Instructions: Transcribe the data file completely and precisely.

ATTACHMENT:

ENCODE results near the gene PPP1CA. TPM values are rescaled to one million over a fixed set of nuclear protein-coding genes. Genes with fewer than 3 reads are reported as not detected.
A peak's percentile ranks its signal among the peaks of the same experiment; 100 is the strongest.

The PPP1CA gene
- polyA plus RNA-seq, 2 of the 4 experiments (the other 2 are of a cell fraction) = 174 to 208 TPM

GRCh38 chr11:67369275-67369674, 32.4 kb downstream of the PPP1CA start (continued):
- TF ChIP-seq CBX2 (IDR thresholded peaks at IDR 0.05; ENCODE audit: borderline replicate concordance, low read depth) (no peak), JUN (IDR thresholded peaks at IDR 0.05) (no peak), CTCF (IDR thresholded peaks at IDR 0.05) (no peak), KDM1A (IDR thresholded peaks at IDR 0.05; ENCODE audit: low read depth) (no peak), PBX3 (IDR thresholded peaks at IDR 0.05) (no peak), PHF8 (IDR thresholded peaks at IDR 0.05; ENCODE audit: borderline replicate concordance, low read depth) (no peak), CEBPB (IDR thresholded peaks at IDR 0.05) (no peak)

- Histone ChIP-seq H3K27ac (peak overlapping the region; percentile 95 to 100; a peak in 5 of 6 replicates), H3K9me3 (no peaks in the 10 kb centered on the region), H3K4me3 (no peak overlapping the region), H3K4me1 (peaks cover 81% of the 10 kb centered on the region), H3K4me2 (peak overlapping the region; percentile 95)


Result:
ENCODE results near the gene PPP1CA. TPM values are rescaled to one million over a fixed set of nuclear protein-coding genes. Genes with fewer than 3 reads are reported as not detected.
A peak's percentile ranks its signal among the peaks of the same experiment; 100 is the strongest.

The PPP1CA gene
- polyA plus RNA-seq, 2 of the 4 experiments (the other 2 are of a cell fraction) = 174 to 208 TPM

GRCh38 chr11:67369275-67369674, 32.4 kb downstream of the PPP1CA start (continued):
- TF ChIP-seq CBX2 (IDR thresholded peaks at IDR 0.05; ENCODE audit: borderline replicate concordance, low read depth) (no peak), JUN (IDR thresholded peaks at IDR 0.05) (no peak), CTCF (IDR thresholded peaks at IDR 0.05) (no peak), KDM1A (IDR thresholded peaks at IDR 0.05; ENCODE audit: low read depth) (no peak), PBX3 (IDR thresholded peaks at IDR 0.05) (no peak), PHF8 (IDR thresholded peaks at IDR 0.05; ENCODE audit: borderline replicate concordance, low read depth) (no peak), CEBPB (IDR thresholded peaks at IDR 0.05) (no peak)

- Histone ChIP-seq H3K27ac (peak overlapping the region; percentile 95 to 100; a peak in 5 of 6 replicates), H3K9me3 (no peaks in the 10 kb centered on the region), H3K4me3 (no peak overlapping the region), H3K4me1 (peaks cover 81% of the 10 kb centered on the region), H3K4me2 (peak overlapping the region; percentile 95)